Boys Will Be Men: Thoughts on the Mother Complex

We want our sons to grow into conscious men. As women, how we nurture conscious masculinity through an awareness of the Mother Complex is important.

My son turned thirteen yesterday, and as a mother I find that I need to consciously acclimate to his growth and increased maturity – it’s not necessarily natural for me to do that. 

For example, sometimes I’m checking up on him in a habitual way and he’ll just let me know, “Hey, you don’t need to do that anymore.” He gets older, has reached another milestone or level of consciousness, and I seem to catch on after the fact. I imagine I’m not the only mother to experience this. 

The ideal is to allow his growth and individuation into Self to guide his journey – and NOT to interrupt that with my own complexes about what I might want him to be, notions of “you’re growing up too fast,” or any limitation that I might subconsciously place on him as he becomes a man. 

I want to talk here about certain responsibilities that mothers have to their sons that are far less talked about, and sometimes less easy to spot unless you’re being super self-aware. 

We want our sons to grow into conscious men. We want them to respect women, honor the elders, think for themselves, be leaders, own their emotions, be balanced, ask to help, etc.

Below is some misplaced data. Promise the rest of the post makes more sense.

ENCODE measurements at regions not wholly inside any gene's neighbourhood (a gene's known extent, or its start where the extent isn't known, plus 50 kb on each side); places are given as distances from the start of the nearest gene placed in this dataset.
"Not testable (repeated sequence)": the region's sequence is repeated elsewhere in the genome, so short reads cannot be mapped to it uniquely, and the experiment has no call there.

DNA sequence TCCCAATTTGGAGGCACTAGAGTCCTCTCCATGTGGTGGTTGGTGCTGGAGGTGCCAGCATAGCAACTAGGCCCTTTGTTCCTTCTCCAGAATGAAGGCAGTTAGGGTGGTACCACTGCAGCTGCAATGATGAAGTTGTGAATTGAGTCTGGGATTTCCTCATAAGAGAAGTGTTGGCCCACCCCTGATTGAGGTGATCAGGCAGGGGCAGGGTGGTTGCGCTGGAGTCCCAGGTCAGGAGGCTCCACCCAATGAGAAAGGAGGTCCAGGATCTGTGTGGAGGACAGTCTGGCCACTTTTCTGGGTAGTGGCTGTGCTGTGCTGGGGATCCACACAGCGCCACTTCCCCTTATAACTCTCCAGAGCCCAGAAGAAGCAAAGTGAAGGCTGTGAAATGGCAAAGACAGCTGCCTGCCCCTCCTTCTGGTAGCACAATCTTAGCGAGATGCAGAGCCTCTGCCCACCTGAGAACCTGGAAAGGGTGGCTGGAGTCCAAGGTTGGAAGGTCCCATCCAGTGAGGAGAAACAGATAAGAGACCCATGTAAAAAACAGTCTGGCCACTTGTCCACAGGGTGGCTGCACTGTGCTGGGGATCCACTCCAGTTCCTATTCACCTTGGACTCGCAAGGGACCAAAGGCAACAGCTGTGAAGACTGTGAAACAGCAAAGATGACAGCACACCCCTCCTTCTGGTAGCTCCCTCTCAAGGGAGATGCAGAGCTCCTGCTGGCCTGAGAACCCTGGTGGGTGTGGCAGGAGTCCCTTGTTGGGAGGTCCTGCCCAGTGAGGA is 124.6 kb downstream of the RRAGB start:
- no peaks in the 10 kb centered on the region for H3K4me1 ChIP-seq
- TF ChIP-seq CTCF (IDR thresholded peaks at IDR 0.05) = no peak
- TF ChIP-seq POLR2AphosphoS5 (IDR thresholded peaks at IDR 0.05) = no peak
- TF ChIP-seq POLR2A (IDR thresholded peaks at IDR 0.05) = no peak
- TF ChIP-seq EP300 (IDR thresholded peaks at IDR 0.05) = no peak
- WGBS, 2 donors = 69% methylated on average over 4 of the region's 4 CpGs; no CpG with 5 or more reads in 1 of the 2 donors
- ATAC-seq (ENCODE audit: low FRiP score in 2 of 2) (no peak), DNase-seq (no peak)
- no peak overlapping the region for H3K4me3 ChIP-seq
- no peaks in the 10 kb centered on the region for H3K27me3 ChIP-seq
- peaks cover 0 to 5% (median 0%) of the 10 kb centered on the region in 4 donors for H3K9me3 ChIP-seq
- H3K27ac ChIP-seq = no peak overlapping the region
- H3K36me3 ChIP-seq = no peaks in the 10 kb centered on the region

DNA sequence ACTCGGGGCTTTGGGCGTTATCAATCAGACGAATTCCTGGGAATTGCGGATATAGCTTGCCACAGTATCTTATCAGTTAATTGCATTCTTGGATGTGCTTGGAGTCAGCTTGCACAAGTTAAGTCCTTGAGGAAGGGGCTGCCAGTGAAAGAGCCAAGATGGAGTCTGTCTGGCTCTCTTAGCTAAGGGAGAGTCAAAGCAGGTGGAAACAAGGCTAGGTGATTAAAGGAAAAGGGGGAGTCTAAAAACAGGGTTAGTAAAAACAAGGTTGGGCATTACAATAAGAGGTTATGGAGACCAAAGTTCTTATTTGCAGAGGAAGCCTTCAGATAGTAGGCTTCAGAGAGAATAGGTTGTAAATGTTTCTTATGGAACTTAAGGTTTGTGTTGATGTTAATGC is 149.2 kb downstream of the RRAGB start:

We want those things of our next generation of men, and yet, as women, how we nurture those things is extraordinarily important. 

There are things that are invisible to him that I absolutely need to be conscious to not perpetuate and project onto him. For example, the frustration I feel for his father not modeling more respect toward me, and how when he reminds me of his father, I need to not react with all my baggage attached. 

If I want to help raise a new generation of men, and I do, then it’s my responsibility to see him differently. To allow him to become something different. 

And the number one way that women and mothers unintentionally block their sons from truly becoming who they are, and becoming the next generation of men, is to project old experiences of other men onto our sons. 

To hold what their fathers or our fathers did over our son. To be so identified with our wounding that we don’t even notice that our disdain for another man is coming through the tone or words we point at our growing child. 

I’d like to think I’m pretty good at this. I studied adolescent development in my education career, working primarily with adolescents and specifically with male adolescents for many years. The development of the male psyche fascinated me and still does. I know that a man’s relationship with his mother affects all subsequent relationships with women and the feminine for his entire life.